Babies younger than 6 months old usually adjust well to being away from their parents. However, around 4 to 7 months old, babies develop object permanence and begin to understand that people and objects exist even when they are out of sight. Thus, when a parent leaves their child's sight, the child understands that the parent went somewhere else. Since they don't yet understand that the parent will return at some point, the child may become anxious. This is called separation anxiety. Many young students entering preschool, kindergarten, and even elementary school, suffer from separation anxiety. It is a difficult time for both students and parents, and presents a challenging time for teachers.
Common Causes and Antecedents of Separation Anxiety
Separation anxiety usually peaks between 8 and 12 months when toddlers become agitated and upset whenever their parents leave them (Harkness, 2005). Harkness (2005) states that separation anxiety can show itself anytime between 8 months and 3 years of age, and it can be triggered by a new child care situation, a move to a new home, or tension within the home.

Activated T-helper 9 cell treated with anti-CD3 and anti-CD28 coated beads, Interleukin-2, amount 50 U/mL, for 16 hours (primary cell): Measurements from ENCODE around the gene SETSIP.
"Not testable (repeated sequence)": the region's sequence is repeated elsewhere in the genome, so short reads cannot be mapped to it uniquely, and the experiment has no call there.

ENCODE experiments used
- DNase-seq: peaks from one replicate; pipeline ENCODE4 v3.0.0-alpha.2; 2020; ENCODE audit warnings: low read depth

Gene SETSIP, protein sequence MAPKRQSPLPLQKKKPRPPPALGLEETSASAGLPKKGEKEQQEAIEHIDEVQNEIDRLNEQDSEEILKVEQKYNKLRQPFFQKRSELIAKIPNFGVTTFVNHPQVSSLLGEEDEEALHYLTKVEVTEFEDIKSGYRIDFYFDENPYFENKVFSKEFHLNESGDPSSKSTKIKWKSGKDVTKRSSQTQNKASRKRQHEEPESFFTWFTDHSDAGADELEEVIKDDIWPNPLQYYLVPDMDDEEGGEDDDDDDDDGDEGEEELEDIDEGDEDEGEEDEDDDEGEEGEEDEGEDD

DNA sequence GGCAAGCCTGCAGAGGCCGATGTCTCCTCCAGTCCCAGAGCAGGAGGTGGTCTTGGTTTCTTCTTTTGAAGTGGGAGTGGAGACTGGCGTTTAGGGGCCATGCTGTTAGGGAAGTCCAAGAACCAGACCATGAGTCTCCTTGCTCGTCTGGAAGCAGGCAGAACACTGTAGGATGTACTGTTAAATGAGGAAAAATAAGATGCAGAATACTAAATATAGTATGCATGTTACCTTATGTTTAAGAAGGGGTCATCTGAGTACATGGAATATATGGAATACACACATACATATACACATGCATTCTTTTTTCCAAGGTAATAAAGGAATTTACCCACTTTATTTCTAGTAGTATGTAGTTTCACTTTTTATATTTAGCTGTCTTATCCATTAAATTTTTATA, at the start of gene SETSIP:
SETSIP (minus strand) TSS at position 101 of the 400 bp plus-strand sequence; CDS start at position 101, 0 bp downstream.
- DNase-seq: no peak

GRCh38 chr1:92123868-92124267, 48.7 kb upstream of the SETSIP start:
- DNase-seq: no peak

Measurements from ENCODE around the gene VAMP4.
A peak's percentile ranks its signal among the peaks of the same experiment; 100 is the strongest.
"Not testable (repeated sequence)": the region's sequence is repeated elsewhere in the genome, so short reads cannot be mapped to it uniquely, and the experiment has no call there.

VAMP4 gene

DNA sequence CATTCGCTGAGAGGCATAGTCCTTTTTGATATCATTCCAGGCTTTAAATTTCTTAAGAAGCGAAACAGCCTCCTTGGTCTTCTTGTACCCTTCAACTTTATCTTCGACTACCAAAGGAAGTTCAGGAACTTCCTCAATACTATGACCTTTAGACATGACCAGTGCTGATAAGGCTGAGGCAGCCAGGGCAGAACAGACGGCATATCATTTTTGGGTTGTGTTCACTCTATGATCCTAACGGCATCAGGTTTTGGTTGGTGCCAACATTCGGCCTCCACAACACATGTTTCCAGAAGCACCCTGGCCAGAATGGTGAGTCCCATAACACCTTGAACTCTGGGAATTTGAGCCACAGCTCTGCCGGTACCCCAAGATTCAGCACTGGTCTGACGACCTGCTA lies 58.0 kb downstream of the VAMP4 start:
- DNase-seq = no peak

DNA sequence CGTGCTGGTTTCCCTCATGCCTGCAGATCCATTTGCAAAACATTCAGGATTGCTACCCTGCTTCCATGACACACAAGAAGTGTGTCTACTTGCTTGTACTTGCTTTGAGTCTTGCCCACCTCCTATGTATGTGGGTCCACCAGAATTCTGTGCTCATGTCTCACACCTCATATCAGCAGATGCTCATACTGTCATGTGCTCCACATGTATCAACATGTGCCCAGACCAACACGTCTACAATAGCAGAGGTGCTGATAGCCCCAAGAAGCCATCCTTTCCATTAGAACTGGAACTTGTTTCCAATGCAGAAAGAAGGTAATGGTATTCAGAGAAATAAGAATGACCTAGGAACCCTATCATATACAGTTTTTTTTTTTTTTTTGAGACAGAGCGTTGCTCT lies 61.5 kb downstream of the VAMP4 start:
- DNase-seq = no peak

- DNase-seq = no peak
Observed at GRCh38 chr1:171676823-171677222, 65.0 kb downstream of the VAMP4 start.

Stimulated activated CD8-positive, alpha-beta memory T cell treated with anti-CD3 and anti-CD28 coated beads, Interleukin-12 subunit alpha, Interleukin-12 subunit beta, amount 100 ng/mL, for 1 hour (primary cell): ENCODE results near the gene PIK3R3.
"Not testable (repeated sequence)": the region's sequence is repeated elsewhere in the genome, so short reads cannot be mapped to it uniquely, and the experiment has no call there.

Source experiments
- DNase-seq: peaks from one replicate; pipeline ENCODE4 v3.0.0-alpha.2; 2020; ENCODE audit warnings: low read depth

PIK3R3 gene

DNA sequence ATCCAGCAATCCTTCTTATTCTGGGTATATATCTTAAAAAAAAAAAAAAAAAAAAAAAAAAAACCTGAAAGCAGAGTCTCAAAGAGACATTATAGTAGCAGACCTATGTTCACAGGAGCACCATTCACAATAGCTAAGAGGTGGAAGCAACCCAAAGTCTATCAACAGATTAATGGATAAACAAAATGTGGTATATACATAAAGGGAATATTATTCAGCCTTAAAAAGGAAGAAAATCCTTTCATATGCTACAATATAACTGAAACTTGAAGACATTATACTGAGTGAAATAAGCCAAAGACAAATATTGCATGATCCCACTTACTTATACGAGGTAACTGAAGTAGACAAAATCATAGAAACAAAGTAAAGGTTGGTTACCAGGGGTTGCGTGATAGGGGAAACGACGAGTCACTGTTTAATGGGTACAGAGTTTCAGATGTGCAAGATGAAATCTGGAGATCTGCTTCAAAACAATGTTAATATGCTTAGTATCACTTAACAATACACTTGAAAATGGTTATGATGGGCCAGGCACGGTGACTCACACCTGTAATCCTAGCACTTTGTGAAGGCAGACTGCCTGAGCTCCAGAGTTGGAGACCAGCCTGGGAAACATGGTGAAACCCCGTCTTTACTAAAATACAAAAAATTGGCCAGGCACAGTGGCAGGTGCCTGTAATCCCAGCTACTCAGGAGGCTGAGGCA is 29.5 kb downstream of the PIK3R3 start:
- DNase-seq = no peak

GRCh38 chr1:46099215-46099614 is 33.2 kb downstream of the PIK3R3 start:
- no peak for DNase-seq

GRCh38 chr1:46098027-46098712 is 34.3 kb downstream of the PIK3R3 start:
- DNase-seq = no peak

Some children never experience separation anxiety, but for many children, being taken to a new educational setting (e.g., preschool or kindergarten) may be the trigger for their first real sensation of being separated from their parents. The degree of anxiety felt by the young child depends on many factors. Some children are more dependent on their parents and have had few experiences being separated from them. Some children have learned that being separated from their parents is not a permanent situation. Thus, the child's previous experiences play a significant role in how a child will deal with separation from his parents.
In rare cases, separation anxiety can last for many years and may be a sign of other problems at home. In other cases, when separation anxiety appears out of the blue, after months of attending school without any problems, the child may be telling his parents and teachers that there is a problem at school and this should be investigated.
© ______ 2008, Merrill, an imprint of Pearson Education Inc. Used by permission. All rights reserved. The reproduction, duplication, or distribution of this material by any means including but not limited to email and blogs is strictly prohibited without the explicit permission of the publisher.
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